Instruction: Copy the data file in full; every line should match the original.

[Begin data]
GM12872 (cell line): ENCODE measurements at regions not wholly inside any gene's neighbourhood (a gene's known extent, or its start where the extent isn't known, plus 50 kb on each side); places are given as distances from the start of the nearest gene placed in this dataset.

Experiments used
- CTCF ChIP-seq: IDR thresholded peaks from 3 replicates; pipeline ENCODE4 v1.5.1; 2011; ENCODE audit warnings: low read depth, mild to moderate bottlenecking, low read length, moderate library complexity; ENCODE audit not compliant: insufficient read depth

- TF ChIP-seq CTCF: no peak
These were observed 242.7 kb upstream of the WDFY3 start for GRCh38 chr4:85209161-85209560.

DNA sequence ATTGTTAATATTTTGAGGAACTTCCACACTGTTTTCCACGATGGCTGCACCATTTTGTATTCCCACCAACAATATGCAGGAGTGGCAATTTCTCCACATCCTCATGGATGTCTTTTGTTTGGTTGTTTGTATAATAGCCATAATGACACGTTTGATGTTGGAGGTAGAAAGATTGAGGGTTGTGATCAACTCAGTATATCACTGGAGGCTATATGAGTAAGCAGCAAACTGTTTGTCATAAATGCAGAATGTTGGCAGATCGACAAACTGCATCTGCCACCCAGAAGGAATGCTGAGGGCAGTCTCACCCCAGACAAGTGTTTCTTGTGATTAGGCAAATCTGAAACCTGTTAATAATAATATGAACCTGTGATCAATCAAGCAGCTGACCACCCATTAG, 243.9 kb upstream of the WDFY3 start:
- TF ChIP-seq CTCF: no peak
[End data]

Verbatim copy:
GM12872 (cell line): ENCODE measurements at regions not wholly inside any gene's neighbourhood (a gene's known extent, or its start where the extent isn't known, plus 50 kb on each side); places are given as distances from the start of the nearest gene placed in this dataset.

Experiments used
- CTCF ChIP-seq: IDR thresholded peaks from 3 replicates; pipeline ENCODE4 v1.5.1; 2011; ENCODE audit warnings: low read depth, mild to moderate bottlenecking, low read length, moderate library complexity; ENCODE audit not compliant: insufficient read depth

- TF ChIP-seq CTCF: no peak
These were observed 242.7 kb upstream of the WDFY3 start for GRCh38 chr4:85209161-85209560.

DNA sequence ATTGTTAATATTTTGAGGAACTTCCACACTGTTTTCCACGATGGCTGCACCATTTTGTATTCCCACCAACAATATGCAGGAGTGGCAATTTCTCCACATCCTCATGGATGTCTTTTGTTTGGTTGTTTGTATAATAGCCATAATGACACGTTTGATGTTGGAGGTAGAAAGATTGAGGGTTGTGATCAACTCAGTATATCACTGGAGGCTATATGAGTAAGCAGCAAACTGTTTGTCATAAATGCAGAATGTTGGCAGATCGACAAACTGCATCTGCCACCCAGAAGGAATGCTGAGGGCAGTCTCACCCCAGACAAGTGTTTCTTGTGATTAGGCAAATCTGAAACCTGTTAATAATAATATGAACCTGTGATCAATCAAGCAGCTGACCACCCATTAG, 243.9 kb upstream of the WDFY3 start:
- TF ChIP-seq CTCF: no peak